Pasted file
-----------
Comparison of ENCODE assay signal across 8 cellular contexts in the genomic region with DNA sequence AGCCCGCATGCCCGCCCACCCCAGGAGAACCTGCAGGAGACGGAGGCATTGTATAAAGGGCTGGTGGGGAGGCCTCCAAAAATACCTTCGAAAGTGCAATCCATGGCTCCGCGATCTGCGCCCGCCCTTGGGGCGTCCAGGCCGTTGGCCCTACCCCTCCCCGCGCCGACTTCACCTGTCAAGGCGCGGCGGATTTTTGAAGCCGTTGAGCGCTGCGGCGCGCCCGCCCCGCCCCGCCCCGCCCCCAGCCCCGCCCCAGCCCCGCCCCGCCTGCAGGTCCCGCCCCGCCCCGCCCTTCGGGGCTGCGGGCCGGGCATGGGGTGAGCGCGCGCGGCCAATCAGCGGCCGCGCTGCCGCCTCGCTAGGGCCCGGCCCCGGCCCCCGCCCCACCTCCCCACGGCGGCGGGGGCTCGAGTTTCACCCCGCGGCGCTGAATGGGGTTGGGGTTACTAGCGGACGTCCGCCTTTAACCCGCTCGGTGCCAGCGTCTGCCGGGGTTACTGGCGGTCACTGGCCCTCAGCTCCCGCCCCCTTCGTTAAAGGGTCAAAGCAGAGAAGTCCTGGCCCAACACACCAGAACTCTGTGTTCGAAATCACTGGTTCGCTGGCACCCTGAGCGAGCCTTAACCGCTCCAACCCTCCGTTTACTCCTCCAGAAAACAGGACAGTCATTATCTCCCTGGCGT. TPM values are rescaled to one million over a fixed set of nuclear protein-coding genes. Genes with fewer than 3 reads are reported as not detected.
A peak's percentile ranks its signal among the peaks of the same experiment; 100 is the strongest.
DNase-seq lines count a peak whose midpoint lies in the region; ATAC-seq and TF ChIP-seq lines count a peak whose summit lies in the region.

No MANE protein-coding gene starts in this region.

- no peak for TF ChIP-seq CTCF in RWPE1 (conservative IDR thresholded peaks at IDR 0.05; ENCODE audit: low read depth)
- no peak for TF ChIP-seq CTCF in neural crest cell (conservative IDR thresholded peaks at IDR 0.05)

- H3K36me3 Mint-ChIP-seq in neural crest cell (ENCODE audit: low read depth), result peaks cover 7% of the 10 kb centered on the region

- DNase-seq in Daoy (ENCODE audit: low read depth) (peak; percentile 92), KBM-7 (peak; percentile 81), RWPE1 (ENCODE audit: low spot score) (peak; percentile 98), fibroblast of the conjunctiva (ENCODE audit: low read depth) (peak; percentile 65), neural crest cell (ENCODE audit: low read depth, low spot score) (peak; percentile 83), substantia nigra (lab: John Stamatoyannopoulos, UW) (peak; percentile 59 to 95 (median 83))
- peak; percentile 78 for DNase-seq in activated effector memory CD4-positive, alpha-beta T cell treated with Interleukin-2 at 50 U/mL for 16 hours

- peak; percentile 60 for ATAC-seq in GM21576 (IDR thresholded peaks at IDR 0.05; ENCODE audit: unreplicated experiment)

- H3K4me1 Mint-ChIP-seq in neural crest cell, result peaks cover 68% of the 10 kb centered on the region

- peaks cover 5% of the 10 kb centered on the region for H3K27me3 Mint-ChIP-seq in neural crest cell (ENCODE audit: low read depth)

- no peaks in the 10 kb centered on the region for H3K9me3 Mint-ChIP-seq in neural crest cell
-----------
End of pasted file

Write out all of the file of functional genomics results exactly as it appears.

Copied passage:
Comparison of ENCODE assay signal across 8 cellular contexts in the genomic region with DNA sequence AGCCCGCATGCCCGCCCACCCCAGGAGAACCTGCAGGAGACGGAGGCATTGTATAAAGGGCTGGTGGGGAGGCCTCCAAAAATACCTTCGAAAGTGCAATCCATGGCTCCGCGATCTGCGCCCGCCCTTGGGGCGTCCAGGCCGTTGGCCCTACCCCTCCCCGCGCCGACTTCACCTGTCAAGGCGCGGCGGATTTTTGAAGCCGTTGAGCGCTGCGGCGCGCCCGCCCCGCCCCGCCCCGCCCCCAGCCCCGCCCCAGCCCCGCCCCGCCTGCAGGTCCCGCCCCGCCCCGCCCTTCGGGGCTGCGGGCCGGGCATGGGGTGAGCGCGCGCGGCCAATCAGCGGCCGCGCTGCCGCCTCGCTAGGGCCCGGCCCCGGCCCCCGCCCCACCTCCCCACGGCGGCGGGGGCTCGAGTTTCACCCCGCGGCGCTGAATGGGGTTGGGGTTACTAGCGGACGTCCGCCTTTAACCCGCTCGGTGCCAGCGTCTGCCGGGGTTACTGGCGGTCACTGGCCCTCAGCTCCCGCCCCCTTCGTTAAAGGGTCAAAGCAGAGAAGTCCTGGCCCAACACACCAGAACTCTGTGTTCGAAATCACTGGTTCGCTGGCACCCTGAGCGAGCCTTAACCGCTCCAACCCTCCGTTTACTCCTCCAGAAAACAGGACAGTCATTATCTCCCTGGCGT. TPM values are rescaled to one million over a fixed set of nuclear protein-coding genes. Genes with fewer than 3 reads are reported as not detected.
A peak's percentile ranks its signal among the peaks of the same experiment; 100 is the strongest.
DNase-seq lines count a peak whose midpoint lies in the region; ATAC-seq and TF ChIP-seq lines count a peak whose summit lies in the region.

No MANE protein-coding gene starts in this region.

- no peak for TF ChIP-seq CTCF in RWPE1 (conservative IDR thresholded peaks at IDR 0.05; ENCODE audit: low read depth)
- no peak for TF ChIP-seq CTCF in neural crest cell (conservative IDR thresholded peaks at IDR 0.05)

- H3K36me3 Mint-ChIP-seq in neural crest cell (ENCODE audit: low read depth), result peaks cover 7% of the 10 kb centered on the region

- DNase-seq in Daoy (ENCODE audit: low read depth) (peak; percentile 92), KBM-7 (peak; percentile 81), RWPE1 (ENCODE audit: low spot score) (peak; percentile 98), fibroblast of the conjunctiva (ENCODE audit: low read depth) (peak; percentile 65), neural crest cell (ENCODE audit: low read depth, low spot score) (peak; percentile 83), substantia nigra (lab: John Stamatoyannopoulos, UW) (peak; percentile 59 to 95 (median 83))
- peak; percentile 78 for DNase-seq in activated effector memory CD4-positive, alpha-beta T cell treated with Interleukin-2 at 50 U/mL for 16 hours

- peak; percentile 60 for ATAC-seq in GM21576 (IDR thresholded peaks at IDR 0.05; ENCODE audit: unreplicated experiment)

- H3K4me1 Mint-ChIP-seq in neural crest cell, result peaks cover 68% of the 10 kb centered on the region

- peaks cover 5% of the 10 kb centered on the region for H3K27me3 Mint-ChIP-seq in neural crest cell (ENCODE audit: low read depth)

- no peaks in the 10 kb centered on the region for H3K9me3 Mint-ChIP-seq in neural crest cell